Bipartisanship, if not a functional democracy, increasingly seems like a relic of administrations past when one watches the news. On one hand, we have a president who openly states his desire to work around Congress, ruling by executive order, or with his “pen” and his “phone,” and, on the other, we have a speaker of the House that has vowed to block votes that could pass but don’t have the support of a majority of Republicans. The situation is dire.
For the party of Abraham Lincoln and Chuck Norris, to which I myself ascribe, every vote that Congress is faced with seems to turn into a de facto referendum on Obama’s performance as president. If he’s for it, we’re against it. This ought not be the case. An opposition party that only opposes becomes a party of naysayers, which cuts strongly against the Republican tradition of optimism, of human ingenuity and of faith in the future.
Immigration reform is the best example of a Republican issue that has been appropriated by the White House. The last time comprehensive immigration reform was passed was in 1986 under Ronald Reagan, a president who went to great lengths to make inroads into Hispanic communities. “Latinos are Republicans, they just don’t know it yet,” Reagan famously quipped. The Gipper’s stance on immigration form allowed him to garner 44 percent of the Hispanic vote in 1984, a record figure for the time. Indeed, Mitt ‘self-deportation’ Romney only managed a slim 27 percent of Hispanic votes 28 years later.
Columns on the emerging (or ‘emerged’?) Hispanic voting bloc are plentiful so I will thus refrain from rehashing the same arguments. Suffice it to say that roughly 55,000 Latino citizens reach voting age each month, or more than half a million each year, most of which will continue to vote Democrat unless the Republican Party makes a concerted effort, like Reagan did, to garner their votes.
Even stronger than this demographic and pragmatic argument for why Republicans should support comprehensive immigration reform though, is an ideological one. Frankly, Republican arguments against immigration reform reek of protectionism, which has never been the way of the GOP. Protectionism is when a country closes itself off out of fear, when one would rather maintain a mediocre status quo than take an entrepreneurial step outwards in pursuit of prosperity, of the ‘American dream’. Protectionism has historically been the refuge of Democrats.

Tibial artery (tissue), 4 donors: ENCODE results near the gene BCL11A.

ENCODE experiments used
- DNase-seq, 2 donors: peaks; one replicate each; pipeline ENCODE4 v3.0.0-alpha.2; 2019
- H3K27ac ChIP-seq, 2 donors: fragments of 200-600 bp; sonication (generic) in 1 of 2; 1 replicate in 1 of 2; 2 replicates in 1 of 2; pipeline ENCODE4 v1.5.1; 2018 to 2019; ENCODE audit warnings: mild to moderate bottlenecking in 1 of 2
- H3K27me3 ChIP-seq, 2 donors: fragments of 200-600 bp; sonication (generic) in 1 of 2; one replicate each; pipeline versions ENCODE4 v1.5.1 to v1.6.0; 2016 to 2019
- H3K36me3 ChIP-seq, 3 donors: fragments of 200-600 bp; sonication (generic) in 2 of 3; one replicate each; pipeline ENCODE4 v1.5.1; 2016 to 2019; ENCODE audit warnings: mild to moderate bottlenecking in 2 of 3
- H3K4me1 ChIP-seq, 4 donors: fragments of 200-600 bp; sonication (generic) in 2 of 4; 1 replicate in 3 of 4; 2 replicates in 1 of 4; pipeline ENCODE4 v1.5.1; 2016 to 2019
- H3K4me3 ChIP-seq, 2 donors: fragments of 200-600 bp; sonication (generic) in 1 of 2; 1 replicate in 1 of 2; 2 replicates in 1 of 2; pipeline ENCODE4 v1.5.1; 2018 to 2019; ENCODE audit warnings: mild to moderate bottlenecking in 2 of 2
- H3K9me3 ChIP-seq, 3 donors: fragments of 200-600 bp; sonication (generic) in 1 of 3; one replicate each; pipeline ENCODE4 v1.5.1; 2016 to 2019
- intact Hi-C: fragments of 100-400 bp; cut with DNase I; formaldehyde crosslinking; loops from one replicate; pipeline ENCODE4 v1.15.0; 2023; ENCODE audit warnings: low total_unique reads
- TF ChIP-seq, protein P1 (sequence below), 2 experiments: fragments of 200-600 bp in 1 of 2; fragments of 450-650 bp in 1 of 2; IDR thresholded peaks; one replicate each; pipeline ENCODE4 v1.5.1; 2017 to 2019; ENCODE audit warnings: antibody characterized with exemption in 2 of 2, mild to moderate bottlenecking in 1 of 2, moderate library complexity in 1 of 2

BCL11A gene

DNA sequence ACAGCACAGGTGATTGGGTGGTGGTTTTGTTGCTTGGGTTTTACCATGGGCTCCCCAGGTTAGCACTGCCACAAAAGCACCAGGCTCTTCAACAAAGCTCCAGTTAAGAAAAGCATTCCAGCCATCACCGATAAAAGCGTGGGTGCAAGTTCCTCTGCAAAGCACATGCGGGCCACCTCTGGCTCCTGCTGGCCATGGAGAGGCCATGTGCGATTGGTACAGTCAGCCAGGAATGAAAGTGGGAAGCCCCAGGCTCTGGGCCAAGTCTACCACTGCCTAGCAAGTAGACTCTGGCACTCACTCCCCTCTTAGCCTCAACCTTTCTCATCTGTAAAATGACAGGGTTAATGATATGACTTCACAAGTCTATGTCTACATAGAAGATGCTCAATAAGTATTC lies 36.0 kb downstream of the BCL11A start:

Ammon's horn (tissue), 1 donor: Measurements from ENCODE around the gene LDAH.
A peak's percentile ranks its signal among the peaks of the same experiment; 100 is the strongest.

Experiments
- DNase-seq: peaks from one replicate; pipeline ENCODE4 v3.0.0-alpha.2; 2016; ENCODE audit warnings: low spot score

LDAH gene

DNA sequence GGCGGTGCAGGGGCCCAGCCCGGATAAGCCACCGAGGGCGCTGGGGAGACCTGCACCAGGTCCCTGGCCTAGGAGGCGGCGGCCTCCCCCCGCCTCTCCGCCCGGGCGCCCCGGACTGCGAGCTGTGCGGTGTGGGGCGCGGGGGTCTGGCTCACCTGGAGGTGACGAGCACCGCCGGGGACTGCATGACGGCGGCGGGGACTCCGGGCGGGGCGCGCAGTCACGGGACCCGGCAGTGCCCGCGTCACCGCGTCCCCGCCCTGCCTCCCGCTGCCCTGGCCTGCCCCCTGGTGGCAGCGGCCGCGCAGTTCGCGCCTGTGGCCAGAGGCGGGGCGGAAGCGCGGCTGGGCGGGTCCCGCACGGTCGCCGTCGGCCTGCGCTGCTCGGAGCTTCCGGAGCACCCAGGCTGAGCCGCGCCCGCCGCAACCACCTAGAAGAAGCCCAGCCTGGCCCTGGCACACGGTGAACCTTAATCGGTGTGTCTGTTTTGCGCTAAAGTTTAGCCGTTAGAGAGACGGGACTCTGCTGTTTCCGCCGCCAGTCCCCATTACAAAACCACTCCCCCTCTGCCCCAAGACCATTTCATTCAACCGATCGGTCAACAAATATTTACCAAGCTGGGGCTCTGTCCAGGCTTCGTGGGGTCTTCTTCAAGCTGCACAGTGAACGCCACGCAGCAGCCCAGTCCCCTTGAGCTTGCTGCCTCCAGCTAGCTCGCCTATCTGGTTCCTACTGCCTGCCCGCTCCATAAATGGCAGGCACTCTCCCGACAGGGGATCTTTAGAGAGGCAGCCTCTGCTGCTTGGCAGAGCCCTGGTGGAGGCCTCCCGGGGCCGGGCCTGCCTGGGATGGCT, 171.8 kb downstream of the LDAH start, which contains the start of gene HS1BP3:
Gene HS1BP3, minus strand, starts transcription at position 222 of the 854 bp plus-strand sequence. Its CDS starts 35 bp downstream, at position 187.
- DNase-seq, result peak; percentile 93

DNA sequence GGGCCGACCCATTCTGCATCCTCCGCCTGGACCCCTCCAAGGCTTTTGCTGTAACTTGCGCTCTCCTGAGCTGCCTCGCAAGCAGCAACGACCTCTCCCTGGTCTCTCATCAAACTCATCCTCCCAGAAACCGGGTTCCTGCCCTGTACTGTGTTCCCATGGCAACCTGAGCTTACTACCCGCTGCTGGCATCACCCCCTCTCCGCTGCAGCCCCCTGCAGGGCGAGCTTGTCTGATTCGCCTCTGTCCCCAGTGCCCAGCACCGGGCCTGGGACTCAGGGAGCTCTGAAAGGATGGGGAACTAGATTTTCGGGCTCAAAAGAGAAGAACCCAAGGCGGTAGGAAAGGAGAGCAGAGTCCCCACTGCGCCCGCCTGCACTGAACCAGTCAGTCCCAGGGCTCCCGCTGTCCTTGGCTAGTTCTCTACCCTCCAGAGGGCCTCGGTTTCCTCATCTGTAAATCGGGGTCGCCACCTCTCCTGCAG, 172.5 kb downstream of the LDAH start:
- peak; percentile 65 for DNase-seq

Why should we allow for immigrants to work in our country when so many Americans are out of work? Such a line appears empathetic and commonsensical yet in reality masks a protectionist ideology. It assumes the economy to be forever stagnant instead of dynamic, to hold a fixed number of jobs rather than being able to develop and grow. As renowned conservative columnist George Will has pointed out, immigrants are in essence entrepreneurs, risk-takers “plunging into uncertainty” in the hope of a better future. Immigrants have greater faith in the American dream than most U.S. citizens likely do. These are the kind of individuals that I think America, and the Republican Party, needs.
None of this, however, means that we can’t have secure borders or rigid workplace enforcement, the twin pillars of comprehensive immigration reform. Though it is understandable that Republican congressmen are having trouble trusting Obama after the president effectively rewrote his signature healthcare law after it was passed, we must stop pretending that the current administration has no will to enforce our immigration laws. Over the last 5 years, the White House has deported a record number of illegal immigrants, over 9 times as much as 20 years ago. According to The Economist, these deportations constitute “one of the largest peacetime outflows of people in America’s history.”
According to the current immigration bill, drafted by the bipartisan ‘Gang of Eight’ and including probable Republican presidential candidate Sen. Marco RubioMarco RubioRubio apologized to Trump for 'small hands' crack Sunday shows preview: Bernie soldiers on Fla. Senate candidate bashes Rubio MORE (Fla.), 20,000 more border agents will be hired and 700 miles of fence along the Mexican border will be completed. The most crucial part of the bill is the workplace enforcement component, notably through the use of E-Verify, which has never been fully implemented since 1986.
It’s time for Republicans to reclaim immigration reform and regain our position as a party that is geared towards the future. Mr. BoehnerJohn BoehnerIn House GOP, Ryan endorsement of Trump seen as inevitable House GOP faces dilemma on spending bills Overnight Finance: Puerto Rico bill clears panel | IRS chief vows to finish term | Bill would require nominees to release tax returns MORE, it’s your move.
Held is a financial consultant currently living in Geneva, Switzerland.